Statistical analysis may be able to predict certain trends, but there's no way it can allow for freak injuries or other rare occurrences. But still, the data is available to at least estimate how players will perform months down the road.
Some skaters have struggled this season -- either physically, positionally, or both -- but have the chance to improve. Whether these players have established themselves at some point in the past or possess the pedigree to perform at a higher level, they should be able to help you in time for next season.
Give us your hurt, your unappreciated, your forgotten masses yearning to show what they can do. Use the following examples only as directed, but don't expect any immediate results:
(NOTE: We can't include anyone featured the last few weeks, but keep them in mind. Also, no netminders. But you already knew that.)
Boone Jenner, F, Columbus
Jenner may have missed 40 games due to a broken back but has seamlessly returned to the lineup since being activated last week (two points Saturday, plus-4 in four). After a moderately successful rookie campaign (29 points in 72 games), the former Oshawa General star was expected to claim a bigger role until injury struck. While he won't always get service from Ryan Johansen, there's opportunity for Jenner to display his physicality and decent offensive game no matter his linemates.
John Moore, D, Arizona
The Rangers had high hopes for Moore when they brought him over in 2013, but he ended up being caught behind a glut of blueliners and various inconsistencies (six in 13 right away, 21 in 111 after). The downside is that he comes to a Coyotes squad in the middle of a major rebuild. The upshot is that with Keith Yandle having gone the other way, there's a vacancy alongside superstud Oliver Ekman-Larsson. And that's where Moore finds himself with a chance to stay there if he can maintain his solid initial play (four in 13, skating on the top power-play).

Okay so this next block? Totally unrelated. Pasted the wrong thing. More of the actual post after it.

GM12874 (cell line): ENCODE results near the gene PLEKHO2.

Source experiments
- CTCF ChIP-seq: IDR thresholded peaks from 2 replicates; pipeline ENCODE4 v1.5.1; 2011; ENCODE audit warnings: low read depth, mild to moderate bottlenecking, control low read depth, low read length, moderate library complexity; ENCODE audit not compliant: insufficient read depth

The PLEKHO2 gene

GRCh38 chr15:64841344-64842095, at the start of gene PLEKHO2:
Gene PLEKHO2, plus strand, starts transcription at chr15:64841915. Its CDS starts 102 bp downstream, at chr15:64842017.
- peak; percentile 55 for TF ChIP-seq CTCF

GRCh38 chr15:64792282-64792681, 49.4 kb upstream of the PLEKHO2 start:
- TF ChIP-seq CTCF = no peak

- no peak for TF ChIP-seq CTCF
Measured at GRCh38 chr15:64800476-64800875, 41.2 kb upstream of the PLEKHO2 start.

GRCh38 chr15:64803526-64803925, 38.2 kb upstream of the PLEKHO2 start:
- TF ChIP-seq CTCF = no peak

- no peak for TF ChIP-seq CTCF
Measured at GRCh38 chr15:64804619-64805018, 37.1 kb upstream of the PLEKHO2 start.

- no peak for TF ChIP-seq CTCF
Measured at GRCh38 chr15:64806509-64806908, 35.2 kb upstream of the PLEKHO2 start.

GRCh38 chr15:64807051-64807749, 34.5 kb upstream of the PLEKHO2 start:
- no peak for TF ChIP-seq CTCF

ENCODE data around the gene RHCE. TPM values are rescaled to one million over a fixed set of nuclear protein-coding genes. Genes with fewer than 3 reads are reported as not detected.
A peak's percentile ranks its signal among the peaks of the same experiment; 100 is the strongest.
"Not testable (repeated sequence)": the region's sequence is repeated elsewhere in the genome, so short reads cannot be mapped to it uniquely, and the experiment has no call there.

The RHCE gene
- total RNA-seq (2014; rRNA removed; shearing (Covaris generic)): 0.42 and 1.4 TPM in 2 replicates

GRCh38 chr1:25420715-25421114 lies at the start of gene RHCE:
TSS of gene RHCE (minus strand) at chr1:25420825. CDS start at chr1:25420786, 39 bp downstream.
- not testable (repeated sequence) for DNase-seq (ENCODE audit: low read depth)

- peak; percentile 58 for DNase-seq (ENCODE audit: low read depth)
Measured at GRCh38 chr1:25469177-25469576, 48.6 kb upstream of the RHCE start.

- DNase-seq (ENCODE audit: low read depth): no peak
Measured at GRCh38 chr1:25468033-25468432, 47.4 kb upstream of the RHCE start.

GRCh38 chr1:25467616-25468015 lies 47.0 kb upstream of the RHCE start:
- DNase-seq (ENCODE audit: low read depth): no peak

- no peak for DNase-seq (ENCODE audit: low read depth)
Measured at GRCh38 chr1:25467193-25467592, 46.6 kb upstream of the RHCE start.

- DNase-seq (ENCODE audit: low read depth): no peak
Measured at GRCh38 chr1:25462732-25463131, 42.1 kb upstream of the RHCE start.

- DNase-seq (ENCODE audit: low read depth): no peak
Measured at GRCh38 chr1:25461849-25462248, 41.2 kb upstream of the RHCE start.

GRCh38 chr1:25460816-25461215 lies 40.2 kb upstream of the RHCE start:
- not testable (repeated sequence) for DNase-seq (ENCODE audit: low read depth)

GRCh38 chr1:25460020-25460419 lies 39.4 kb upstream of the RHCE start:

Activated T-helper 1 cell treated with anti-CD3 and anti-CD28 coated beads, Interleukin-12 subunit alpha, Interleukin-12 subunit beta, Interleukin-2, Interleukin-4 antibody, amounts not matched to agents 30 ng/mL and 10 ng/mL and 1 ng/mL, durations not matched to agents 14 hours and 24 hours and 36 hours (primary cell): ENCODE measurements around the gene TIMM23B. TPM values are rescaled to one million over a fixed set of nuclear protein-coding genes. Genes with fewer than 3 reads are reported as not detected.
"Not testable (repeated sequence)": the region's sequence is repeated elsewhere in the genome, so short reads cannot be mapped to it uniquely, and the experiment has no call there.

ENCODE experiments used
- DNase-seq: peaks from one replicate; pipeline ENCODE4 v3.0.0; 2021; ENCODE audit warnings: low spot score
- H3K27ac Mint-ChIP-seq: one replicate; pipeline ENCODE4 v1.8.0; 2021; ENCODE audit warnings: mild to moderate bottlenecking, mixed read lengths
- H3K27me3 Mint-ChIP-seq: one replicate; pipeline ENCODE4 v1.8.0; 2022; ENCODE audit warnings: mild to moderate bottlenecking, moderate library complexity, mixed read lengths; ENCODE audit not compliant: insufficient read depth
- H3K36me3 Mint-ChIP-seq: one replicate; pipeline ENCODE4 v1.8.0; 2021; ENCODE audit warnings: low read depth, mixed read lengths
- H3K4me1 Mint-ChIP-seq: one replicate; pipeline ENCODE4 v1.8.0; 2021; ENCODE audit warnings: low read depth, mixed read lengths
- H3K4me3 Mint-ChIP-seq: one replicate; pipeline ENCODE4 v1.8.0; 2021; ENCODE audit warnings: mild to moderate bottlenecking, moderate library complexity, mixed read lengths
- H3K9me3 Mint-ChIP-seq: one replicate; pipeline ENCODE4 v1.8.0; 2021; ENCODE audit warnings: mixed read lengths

Ryan Murphy, D, Carolina
Murphy understandably gets confused with Columbus defenseman Ryan Murray, even though the two were drafted a year apart. Although like his close namesake, injuries the first two seasons have hindered development. Most recently, Murphy hurt his leg and was forced to miss a month. But around that setback, his 2014-15 has been more than adequate (12 in 31 in the bigs, 17 in 25 -- all assists -- down on the farm). Everyone knows Justin Faulk serves as the Canes' alpha, so there's no reason Murphy can't challenge for No. 1 or at least a more substantial attacking workload.
Teemu Pulkkinen, F, Detroit
If you're looking for next year's Gustav Nyquist or Tomas Tatar, then your search should start and end with Pulkkinen. When he was called up in early March, the Finn had been leading the AHL in scoring (61 in 46, unbelievably still tops the league in goals with 34). The 5-foot-10 winger may not be striking at a similar rate in Detroit (seven in 24), but he's already earning a reputation for his quick release and a willingness to shoot from anywhere (as evidenced from his early 19.90/14.45 Corsi/Fenwick averages).
Teuvo Teravainen, F, Chicago
The Blackhawks drew rave reviews when they took Teravainen with the 18th pick in 2012, but the franchise has been questioned as to how they've handled him since. There's no question the kid is gifted offensively (25 in 39 with the AHL affiliate) but promoting someone and then sitting him on the bench perhaps isn't the best way to earn NHL experience. Even though it may seem he's not fitting in, Teravainen is slowly adding on the minutes (averaging 14 skating on the third line). And he's still only 20, so no need to panic.
(Honorable mention: Mikhail Grigorenko, F, Buffalo; Bo Horvat, F, Vancouver; Dmitrij Jaskin, F, St. Louis; Oscar Klefbom, D, Edmonton; Derrick Pouliot, D, Pittsburgh)
We will conclude the regular season by highlighting players to avoid for 2015-16. See, we really do care.